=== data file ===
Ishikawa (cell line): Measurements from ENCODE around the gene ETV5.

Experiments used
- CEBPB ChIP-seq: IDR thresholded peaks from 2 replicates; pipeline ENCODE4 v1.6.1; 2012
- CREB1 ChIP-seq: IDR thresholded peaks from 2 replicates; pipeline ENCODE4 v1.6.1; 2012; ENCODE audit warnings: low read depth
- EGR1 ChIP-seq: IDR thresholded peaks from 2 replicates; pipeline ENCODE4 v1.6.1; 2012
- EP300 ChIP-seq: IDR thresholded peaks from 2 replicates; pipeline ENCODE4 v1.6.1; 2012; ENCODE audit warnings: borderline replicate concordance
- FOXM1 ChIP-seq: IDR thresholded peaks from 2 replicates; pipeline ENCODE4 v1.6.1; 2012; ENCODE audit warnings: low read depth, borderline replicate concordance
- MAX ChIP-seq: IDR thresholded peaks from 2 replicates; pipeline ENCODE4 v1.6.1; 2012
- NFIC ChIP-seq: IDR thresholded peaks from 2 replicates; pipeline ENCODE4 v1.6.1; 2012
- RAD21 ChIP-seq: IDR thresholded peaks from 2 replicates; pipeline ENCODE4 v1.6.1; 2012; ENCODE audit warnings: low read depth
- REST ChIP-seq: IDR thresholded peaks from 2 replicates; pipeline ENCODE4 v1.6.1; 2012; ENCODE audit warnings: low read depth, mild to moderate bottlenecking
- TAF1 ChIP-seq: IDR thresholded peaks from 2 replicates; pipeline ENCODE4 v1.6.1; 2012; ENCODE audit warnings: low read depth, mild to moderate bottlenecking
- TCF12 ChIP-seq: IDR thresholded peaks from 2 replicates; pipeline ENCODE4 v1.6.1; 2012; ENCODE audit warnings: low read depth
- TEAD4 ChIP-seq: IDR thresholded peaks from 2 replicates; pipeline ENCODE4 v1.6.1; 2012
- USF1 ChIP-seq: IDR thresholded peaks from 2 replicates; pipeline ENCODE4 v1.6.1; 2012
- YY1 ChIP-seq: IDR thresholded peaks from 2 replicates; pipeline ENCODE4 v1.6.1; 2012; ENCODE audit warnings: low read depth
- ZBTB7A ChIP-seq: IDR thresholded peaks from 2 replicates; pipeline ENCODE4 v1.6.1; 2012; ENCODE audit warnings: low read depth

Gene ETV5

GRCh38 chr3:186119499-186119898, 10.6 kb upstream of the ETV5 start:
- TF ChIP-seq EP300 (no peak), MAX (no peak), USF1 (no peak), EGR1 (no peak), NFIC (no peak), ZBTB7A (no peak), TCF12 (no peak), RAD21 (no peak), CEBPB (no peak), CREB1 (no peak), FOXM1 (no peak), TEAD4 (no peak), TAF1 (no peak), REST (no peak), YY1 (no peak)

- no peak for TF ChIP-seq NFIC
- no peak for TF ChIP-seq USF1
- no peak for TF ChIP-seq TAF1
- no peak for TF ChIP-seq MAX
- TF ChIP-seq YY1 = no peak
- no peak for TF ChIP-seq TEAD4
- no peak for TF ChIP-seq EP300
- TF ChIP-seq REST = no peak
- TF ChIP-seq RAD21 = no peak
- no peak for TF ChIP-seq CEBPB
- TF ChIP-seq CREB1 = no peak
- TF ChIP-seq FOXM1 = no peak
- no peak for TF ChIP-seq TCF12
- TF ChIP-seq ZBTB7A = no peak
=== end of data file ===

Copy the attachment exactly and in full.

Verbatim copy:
Ishikawa (cell line): Measurements from ENCODE around the gene ETV5.

Experiments used
- CEBPB ChIP-seq: IDR thresholded peaks from 2 replicates; pipeline ENCODE4 v1.6.1; 2012
- CREB1 ChIP-seq: IDR thresholded peaks from 2 replicates; pipeline ENCODE4 v1.6.1; 2012; ENCODE audit warnings: low read depth
- EGR1 ChIP-seq: IDR thresholded peaks from 2 replicates; pipeline ENCODE4 v1.6.1; 2012
- EP300 ChIP-seq: IDR thresholded peaks from 2 replicates; pipeline ENCODE4 v1.6.1; 2012; ENCODE audit warnings: borderline replicate concordance
- FOXM1 ChIP-seq: IDR thresholded peaks from 2 replicates; pipeline ENCODE4 v1.6.1; 2012; ENCODE audit warnings: low read depth, borderline replicate concordance
- MAX ChIP-seq: IDR thresholded peaks from 2 replicates; pipeline ENCODE4 v1.6.1; 2012
- NFIC ChIP-seq: IDR thresholded peaks from 2 replicates; pipeline ENCODE4 v1.6.1; 2012
- RAD21 ChIP-seq: IDR thresholded peaks from 2 replicates; pipeline ENCODE4 v1.6.1; 2012; ENCODE audit warnings: low read depth
- REST ChIP-seq: IDR thresholded peaks from 2 replicates; pipeline ENCODE4 v1.6.1; 2012; ENCODE audit warnings: low read depth, mild to moderate bottlenecking
- TAF1 ChIP-seq: IDR thresholded peaks from 2 replicates; pipeline ENCODE4 v1.6.1; 2012; ENCODE audit warnings: low read depth, mild to moderate bottlenecking
- TCF12 ChIP-seq: IDR thresholded peaks from 2 replicates; pipeline ENCODE4 v1.6.1; 2012; ENCODE audit warnings: low read depth
- TEAD4 ChIP-seq: IDR thresholded peaks from 2 replicates; pipeline ENCODE4 v1.6.1; 2012
- USF1 ChIP-seq: IDR thresholded peaks from 2 replicates; pipeline ENCODE4 v1.6.1; 2012
- YY1 ChIP-seq: IDR thresholded peaks from 2 replicates; pipeline ENCODE4 v1.6.1; 2012; ENCODE audit warnings: low read depth
- ZBTB7A ChIP-seq: IDR thresholded peaks from 2 replicates; pipeline ENCODE4 v1.6.1; 2012; ENCODE audit warnings: low read depth

Gene ETV5

GRCh38 chr3:186119499-186119898, 10.6 kb upstream of the ETV5 start:
- TF ChIP-seq EP300 (no peak), MAX (no peak), USF1 (no peak), EGR1 (no peak), NFIC (no peak), ZBTB7A (no peak), TCF12 (no peak), RAD21 (no peak), CEBPB (no peak), CREB1 (no peak), FOXM1 (no peak), TEAD4 (no peak), TAF1 (no peak), REST (no peak), YY1 (no peak)

- no peak for TF ChIP-seq NFIC
- no peak for TF ChIP-seq USF1
- no peak for TF ChIP-seq TAF1
- no peak for TF ChIP-seq MAX
- TF ChIP-seq YY1 = no peak
- no peak for TF ChIP-seq TEAD4
- no peak for TF ChIP-seq EP300
- TF ChIP-seq REST = no peak
- TF ChIP-seq RAD21 = no peak
- no peak for TF ChIP-seq CEBPB
- TF ChIP-seq CREB1 = no peak
- TF ChIP-seq FOXM1 = no peak
- no peak for TF ChIP-seq TCF12
- TF ChIP-seq ZBTB7A = no peak